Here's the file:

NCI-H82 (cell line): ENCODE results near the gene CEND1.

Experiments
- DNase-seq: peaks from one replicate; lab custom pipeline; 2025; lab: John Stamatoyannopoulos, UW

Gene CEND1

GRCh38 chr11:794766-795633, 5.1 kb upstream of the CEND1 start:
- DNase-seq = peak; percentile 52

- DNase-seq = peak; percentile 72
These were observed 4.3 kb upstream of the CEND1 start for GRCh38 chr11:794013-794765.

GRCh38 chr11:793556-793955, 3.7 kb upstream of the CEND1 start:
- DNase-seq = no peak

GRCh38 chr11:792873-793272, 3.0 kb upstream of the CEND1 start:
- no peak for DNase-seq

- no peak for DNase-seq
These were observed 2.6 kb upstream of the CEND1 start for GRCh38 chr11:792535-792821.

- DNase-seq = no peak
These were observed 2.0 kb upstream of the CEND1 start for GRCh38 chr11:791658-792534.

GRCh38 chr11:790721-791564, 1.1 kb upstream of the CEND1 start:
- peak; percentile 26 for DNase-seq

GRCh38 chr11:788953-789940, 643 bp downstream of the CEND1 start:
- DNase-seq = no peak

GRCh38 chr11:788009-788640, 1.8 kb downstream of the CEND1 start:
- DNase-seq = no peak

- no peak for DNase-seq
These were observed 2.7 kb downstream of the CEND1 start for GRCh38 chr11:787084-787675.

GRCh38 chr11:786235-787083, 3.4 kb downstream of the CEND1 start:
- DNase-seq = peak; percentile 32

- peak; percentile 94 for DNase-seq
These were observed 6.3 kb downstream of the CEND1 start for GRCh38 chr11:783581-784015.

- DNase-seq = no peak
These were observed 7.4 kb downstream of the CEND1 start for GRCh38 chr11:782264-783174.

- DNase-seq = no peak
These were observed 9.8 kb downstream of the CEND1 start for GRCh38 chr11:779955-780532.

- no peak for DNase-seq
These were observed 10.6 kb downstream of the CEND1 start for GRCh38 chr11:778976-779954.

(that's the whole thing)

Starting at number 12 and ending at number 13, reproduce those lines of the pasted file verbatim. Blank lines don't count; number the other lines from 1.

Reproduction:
- no peak for DNase-seq

- no peak for DNase-seq